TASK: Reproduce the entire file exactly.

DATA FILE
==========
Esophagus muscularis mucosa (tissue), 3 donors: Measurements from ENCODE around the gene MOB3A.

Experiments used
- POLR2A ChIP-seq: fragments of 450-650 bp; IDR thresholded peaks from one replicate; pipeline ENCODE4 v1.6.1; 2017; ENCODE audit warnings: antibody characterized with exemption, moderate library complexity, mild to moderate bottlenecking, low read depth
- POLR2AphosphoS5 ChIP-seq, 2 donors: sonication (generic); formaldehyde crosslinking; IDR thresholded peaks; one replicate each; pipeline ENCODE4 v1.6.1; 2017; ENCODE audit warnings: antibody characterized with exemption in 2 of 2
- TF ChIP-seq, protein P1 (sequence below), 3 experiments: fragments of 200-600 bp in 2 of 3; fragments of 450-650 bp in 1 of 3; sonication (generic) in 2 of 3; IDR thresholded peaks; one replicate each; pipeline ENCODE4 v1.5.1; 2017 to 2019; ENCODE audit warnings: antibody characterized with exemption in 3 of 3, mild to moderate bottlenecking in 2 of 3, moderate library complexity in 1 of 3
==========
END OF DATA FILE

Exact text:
Esophagus muscularis mucosa (tissue), 3 donors: Measurements from ENCODE around the gene MOB3A.

Experiments used
- POLR2A ChIP-seq: fragments of 450-650 bp; IDR thresholded peaks from one replicate; pipeline ENCODE4 v1.6.1; 2017; ENCODE audit warnings: antibody characterized with exemption, moderate library complexity, mild to moderate bottlenecking, low read depth
- POLR2AphosphoS5 ChIP-seq, 2 donors: sonication (generic); formaldehyde crosslinking; IDR thresholded peaks; one replicate each; pipeline ENCODE4 v1.6.1; 2017; ENCODE audit warnings: antibody characterized with exemption in 2 of 2
- TF ChIP-seq, protein P1 (sequence below), 3 experiments: fragments of 200-600 bp in 2 of 3; fragments of 450-650 bp in 1 of 3; sonication (generic) in 2 of 3; IDR thresholded peaks; one replicate each; pipeline ENCODE4 v1.5.1; 2017 to 2019; ENCODE audit warnings: antibody characterized with exemption in 3 of 3, mild to moderate bottlenecking in 2 of 3, moderate library complexity in 1 of 3